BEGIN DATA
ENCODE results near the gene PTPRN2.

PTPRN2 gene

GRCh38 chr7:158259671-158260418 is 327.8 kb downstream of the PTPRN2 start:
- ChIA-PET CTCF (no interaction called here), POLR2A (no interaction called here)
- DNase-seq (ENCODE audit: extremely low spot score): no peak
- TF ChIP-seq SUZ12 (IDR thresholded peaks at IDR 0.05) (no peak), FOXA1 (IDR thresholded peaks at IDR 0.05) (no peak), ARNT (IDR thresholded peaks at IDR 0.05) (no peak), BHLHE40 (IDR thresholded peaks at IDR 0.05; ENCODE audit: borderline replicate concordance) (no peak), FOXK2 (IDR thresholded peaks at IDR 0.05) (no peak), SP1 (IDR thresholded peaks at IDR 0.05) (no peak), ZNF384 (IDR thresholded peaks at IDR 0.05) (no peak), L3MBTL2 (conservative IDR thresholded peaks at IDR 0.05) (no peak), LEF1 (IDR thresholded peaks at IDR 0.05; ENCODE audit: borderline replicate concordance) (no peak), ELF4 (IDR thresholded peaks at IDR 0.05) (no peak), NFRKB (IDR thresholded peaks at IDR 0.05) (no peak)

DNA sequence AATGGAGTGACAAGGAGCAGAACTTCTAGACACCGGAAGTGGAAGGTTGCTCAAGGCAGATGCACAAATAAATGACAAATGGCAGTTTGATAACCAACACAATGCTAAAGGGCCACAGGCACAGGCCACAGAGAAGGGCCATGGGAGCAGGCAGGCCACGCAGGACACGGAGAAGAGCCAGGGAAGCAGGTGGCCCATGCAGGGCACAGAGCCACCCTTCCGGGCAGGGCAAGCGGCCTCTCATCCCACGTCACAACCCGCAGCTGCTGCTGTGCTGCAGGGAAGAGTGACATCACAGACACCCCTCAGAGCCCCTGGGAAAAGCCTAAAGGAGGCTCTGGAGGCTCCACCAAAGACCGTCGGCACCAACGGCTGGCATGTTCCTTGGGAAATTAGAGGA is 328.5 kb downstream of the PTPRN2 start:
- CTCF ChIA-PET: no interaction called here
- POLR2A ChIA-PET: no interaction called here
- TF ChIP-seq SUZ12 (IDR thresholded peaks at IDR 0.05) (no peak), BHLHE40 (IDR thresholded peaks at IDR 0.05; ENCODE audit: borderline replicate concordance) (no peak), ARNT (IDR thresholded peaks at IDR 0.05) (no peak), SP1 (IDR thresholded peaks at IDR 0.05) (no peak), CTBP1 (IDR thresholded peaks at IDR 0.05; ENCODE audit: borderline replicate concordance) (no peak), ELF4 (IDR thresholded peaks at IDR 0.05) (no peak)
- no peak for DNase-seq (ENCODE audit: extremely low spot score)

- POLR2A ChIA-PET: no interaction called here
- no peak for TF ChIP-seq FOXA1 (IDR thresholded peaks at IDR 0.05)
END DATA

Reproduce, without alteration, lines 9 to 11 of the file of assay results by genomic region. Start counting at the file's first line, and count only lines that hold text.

- POLR2A ChIA-PET: no interaction called here
- TF ChIP-seq SUZ12 (IDR thresholded peaks at IDR 0.05) (no peak), BHLHE40 (IDR thresholded peaks at IDR 0.05; ENCODE audit: borderline replicate concordance) (no peak), ARNT (IDR thresholded peaks at IDR 0.05) (no peak), SP1 (IDR thresholded peaks at IDR 0.05) (no peak), CTBP1 (IDR thresholded peaks at IDR 0.05; ENCODE audit: borderline replicate concordance) (no peak), ELF4 (IDR thresholded peaks at IDR 0.05) (no peak)
- no peak for DNase-seq (ENCODE audit: extremely low spot score)